To The Start of a New Year at The Other Shoe

Daniel Hanning

                                                                              Daniel Hanning


Welcome back, My Dear Shoevians, to another year of; ‘Lost in Space’, ‘News from Around the World’, ‘The Mars Report’, and so much more! Just today I have renewed my hosting for this blog. Until this past week I had feared that I would be unable to continue this journey with you My Dear Shoevians.

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This doubt had helped to silence my online voice, however now that I have met this challenge, and prevailed, I feel confident enough to write and publish again. I know that it will take time, to rebuild the, once huge, traffic to this blog. I know that and determine to meet this challenge head-on.

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There will be many changes, over the coming months, to this blog. As I have aged, I have changed and so will this blog. I will be sharing more and more videos of game play from such venerable PC titles as; World of Warcraft, Rift, The Elder Scrolls Online, Diablo 3, and Star Wars the Old Republic. As well I will be following, very closely, the investigation into collusion by members of the Trump for President 2016 campaign and Russia. Just this week, The Other Shoe dropped proving that Donald Trump, Jr. willing took a meeting with members of Russian intelligence with the sole purpose of coordinating assistance from the Russian government.

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Let me not get too far ahead of the game, and my publishing. It is good to be back. It is good to know that, for at least the next six months, this blog location is still mine! I will warn you, My Dear Shoevians, that at first… the articles will be few. I will not jump right back into publishing five to seven articles per week. However, I am committed to writing and publishing just as much and as often as my health and pain will allow.

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I, genuinely, look forward to the coming months and our continuing journey here at The Other Shoe!

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Take Care

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Adieu!

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Daniel Hanning- Writer, Research Staff, Editor and Publisher of The Other Shoe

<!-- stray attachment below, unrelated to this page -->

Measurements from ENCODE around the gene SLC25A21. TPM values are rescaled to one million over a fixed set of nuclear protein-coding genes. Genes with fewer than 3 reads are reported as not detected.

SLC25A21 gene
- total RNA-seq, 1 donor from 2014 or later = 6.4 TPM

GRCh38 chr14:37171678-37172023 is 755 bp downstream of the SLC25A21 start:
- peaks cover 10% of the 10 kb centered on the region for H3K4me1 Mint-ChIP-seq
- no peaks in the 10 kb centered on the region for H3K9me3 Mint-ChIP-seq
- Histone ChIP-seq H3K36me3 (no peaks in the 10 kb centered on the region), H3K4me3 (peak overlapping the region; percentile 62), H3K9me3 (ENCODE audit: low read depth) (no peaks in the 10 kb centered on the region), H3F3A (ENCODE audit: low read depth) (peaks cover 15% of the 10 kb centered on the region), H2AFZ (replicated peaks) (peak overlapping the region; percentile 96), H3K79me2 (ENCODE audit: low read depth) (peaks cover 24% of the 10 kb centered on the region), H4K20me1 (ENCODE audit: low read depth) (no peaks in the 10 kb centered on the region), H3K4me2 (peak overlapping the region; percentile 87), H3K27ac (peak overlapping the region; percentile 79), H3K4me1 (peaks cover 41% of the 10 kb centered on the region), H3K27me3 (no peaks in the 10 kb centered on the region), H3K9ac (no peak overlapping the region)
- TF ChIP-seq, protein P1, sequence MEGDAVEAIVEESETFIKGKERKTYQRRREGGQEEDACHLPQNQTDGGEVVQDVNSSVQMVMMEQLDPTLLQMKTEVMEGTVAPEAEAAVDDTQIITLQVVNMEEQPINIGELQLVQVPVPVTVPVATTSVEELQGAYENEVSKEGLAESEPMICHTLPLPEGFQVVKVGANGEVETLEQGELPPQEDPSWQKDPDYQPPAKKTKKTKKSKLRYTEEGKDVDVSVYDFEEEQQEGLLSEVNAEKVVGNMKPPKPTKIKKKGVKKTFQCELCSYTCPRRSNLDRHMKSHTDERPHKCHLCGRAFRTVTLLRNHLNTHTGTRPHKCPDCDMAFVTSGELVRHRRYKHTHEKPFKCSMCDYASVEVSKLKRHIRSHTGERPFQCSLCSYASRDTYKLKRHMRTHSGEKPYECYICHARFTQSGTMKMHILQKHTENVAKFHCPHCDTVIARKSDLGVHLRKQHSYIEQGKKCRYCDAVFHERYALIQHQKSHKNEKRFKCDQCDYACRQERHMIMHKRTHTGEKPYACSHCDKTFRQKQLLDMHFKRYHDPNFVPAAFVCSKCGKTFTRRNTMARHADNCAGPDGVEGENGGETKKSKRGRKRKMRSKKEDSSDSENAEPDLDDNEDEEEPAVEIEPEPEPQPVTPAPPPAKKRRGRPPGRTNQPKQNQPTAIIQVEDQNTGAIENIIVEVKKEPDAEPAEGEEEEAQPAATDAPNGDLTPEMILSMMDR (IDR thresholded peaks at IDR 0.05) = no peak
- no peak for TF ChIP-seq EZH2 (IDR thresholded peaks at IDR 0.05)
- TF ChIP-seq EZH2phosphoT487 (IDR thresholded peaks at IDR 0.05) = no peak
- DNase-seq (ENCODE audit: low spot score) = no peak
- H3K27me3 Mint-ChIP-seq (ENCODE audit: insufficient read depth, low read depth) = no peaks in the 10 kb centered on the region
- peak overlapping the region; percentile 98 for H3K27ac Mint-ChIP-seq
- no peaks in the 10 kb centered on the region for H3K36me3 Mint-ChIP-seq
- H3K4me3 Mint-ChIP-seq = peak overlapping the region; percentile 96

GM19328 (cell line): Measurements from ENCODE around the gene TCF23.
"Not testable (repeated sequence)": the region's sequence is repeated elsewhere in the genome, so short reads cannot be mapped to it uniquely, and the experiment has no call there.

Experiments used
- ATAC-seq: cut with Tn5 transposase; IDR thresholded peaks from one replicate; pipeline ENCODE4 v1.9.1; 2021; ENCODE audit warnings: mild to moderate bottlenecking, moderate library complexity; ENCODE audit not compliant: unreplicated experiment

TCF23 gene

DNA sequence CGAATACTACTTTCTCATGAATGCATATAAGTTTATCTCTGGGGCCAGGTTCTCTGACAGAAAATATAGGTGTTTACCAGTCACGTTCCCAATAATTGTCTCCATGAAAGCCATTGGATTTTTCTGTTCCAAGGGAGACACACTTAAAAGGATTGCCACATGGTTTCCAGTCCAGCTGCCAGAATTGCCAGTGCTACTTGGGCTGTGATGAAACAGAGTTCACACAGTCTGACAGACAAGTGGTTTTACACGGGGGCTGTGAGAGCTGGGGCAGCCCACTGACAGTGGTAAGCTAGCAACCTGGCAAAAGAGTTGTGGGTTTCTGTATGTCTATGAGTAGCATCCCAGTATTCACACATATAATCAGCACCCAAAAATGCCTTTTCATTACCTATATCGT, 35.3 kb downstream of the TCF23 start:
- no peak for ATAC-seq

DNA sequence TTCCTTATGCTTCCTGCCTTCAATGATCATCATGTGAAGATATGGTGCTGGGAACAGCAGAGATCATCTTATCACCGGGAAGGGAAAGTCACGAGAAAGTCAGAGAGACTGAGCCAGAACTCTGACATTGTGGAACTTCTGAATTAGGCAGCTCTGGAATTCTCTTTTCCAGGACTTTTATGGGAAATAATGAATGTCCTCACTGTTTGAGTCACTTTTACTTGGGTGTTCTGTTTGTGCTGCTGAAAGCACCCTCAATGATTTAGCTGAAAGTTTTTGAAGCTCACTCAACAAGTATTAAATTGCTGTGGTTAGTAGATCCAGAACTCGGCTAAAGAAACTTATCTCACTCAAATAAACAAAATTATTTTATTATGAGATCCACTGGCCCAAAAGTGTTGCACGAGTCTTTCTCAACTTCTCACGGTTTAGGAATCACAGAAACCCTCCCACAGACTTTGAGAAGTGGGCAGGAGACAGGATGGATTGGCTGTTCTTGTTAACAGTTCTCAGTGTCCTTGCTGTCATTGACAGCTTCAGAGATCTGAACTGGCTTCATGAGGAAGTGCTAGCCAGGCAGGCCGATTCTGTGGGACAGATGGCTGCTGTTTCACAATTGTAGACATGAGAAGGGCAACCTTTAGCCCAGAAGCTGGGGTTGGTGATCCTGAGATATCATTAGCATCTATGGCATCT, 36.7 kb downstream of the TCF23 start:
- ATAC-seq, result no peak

Daniel Hanning- Writer, Research Staff, Editor and Publisher of The Other Shoe

© 2010 – 2017 Hanning Web Wurx and The Other Shoe

 

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The Mars Report August 19th, 2016

Martian Rover ‘Curiosity’ Self-portrait at ‘Big Sky’

                                Martian Rover ‘Curiosity’ Self-portrait at ‘Big Sky’

(Martian Rover ‘Curiosity’ Self-portrait at ‘Big Sky’)[1]

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Welcome, My Dear Shoevians, to ‘The Mars Report’. The very first edition of this multi-year notable article series to be published in many months. This edition contains the most recent images taken by the Curiosity rover of the Martian surface. My Dear Shoevians this return to writing and publishing this, very popular, article series signals my desire to make a genuine attempt to return to writing and publishing at ‘The Other Shoe’. I know that I have tried to return, many times before, just to have my pain and other physical difficulties cloud, and in the end, deter my best wishes. Today I am here to present to you, My Dear Shoevians, the longest edition of this storied series in nearly a year’s time!

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Today I have seven images to share, over the next several pages. These images date back to October 2015 and bring us up to date with very new & ‘fresh’ images from this month, August! I do not know that I will be able to bring the level of writing narrative that some of you, My Dear Shoevians, may have become accustom. However, I will write (in my own words) as much as I can and when I tire? I will quote from the NASA/JPL[2] web site when I found the image shared.

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New Waypoint, Science Team Newcomers for Curiosity

                         New Waypoint, Science Team Newcomers for Curiosity

(New Waypoint, Science Team Newcomers for Curiosity)[3]

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The image, above, is a map of the Martian surface showing the progress of the Martian rover ‘Curiosity’. At the top right of the image, just to the left of ‘Yellowknife’ (the blue triangle) is a blue star. This blue star is the Landing Zone of the ‘Curiosity’ rover. Named, by NASA/JPL personnel, ‘Bradbury Point’ (named after the famous sci-fi writer Ray Bradbury) this is the spot where ‘Curiosity’ started its Martian Adventure back in August of 2012. Now, for some of you, My Dear Shoevians, that are recent visitors to ‘The Other Shoe’ you may not know that I started ‘The Mars Report’ (in its current form) with the landing of ‘Curiosity’ now four years ago!